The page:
The release is literally the finishing touch on the shot and can make or break the shot, so you want to work on this part very carefully. You want to make sure that you are gripping the basketball with your fingers and not your palm. If you grip the ball with your palm, you will not have control of the basketball. If you shoot with your right hand, your left hand should be used sparingly as a guide. Allow your shooting hand to be the dominant force in your free throw, given that you are more dexterous with it.
According to Michael Jordan, arguably the greatest player that ever hit the basketball courts, your thumb, index finger and your middle finger should make the most contact with the ball and be the last fingers to touch the ball during the release. Your release should force the ball to rotate on a path that would bring the ball right back to you, meaning that the ball is launched directly forward, avoiding any angling "putting English on it."
There are two reasons why having the correct backspin is so important. First, if you happen to miss the shot it can bounce right back to you. Secondly, if you don't put any awkward angles on the ball and you're lined up perfectly down the center of your target, you will have a higher chance of getting the ball to go in if it hits the rim. A shot that is released at an awkward angle can cause the ball to roll around the rim and ultimately roll off and miss the shot.
Okay, it's not really a trick, but that got your attention, right? Steve Nash is quite possibly the best free throw shooter of all time in professional basketball, with a career free throw average of 90%. Generally, Steve will sink about 90% of his first attempts and 91% of his second attempts. The most curious point to note about this statistic is that most other players in the professional league will shoot about 5% lower on their first attempt and improve on their second attempt. So, Steve is arguably 4% more successful on his first attempt, with a very slight deviation on his second attempt. What makes the difference? Well, years of practice helps, but Steve also has his own routine for warming up at the free throw line. Before the referee hands Steve the ball, he will actually rehearse his free throw motion a couple of times before the actual shot. This allows Steve to recruit his fine-motor skills and visualize his shot before actually performing it.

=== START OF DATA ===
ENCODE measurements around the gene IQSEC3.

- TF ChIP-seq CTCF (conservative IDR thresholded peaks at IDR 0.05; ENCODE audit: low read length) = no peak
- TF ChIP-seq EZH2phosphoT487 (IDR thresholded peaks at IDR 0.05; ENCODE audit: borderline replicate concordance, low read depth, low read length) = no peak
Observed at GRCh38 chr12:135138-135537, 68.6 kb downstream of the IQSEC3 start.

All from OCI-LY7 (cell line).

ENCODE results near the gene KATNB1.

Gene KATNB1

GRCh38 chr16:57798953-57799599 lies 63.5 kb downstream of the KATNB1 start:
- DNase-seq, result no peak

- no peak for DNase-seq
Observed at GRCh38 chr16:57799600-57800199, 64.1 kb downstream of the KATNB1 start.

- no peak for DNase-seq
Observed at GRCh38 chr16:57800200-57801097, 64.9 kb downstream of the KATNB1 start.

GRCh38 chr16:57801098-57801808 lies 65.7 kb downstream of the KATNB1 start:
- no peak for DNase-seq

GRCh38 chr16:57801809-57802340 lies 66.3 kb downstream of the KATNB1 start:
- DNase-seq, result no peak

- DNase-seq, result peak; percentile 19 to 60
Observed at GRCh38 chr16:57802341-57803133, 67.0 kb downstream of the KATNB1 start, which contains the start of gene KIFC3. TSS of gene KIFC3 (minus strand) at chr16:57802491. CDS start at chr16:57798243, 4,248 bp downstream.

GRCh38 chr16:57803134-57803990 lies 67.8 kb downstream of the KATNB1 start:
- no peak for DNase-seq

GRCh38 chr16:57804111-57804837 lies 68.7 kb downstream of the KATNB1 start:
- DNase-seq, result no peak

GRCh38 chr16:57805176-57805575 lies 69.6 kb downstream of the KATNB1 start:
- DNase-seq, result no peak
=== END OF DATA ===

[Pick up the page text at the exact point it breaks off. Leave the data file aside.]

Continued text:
So, the sport of basketball is not necessarily a powerlifting contest, but you want to have decent strength in your upper body for a better free throw. Given that you cannot jump and elevate on a free throw, a bit more strength is required.
The stronger you are, the more control you will have over the ball due to the fact that you will not have to exert yourself as much. A stronger, fitter individual will be able to do more work and fatigue less. Fatigue is harmful in sports and in general, due to the fact that your form degrades with fatigue. A free throw is a precise movement and any deviation from your regular shot can result in a miss. Having more strength in your upper body will prevent any deviations in your shooting form due to fatigue.
If you're not currently hitting the weight room, try focusing on the pressing muscles a bit with resistance exercise. The triceps and shoulders play a huge role in your shooting ability. These muscles can be targeted with a bench press, dips, push-ups and military presses, to name a few.
Another great way to combat fatigue and keep your free throw motion on the right trajectory is to use compression gear while playing basketball. Recovery compression gear actually helps the wearer by increasing circulation and helping to remove lactic acid, which reduces fatigue.
Developing your free throw ability is all about repetition. After you take all of the tips mentioned above and digest them, the next step is to put them into action. Use each tip and find out what works best for you to create your own style. Once you have that rhythm down, then you continue to practice it and develop muscle memory.
They say hard work beats talent when talent doesn't work hard, but don't forget that there are people with talent that work hard, too! Make some time to improve your free throws and drill them as often as possible. Creating a practice schedule would be a good idea if you're having issues getting practice time in.
Well, that's about it! If you take these tips and put them to good use, your free throws can end up looking a lot more like Steve Nash's than Shaq's-and that's a very good thing!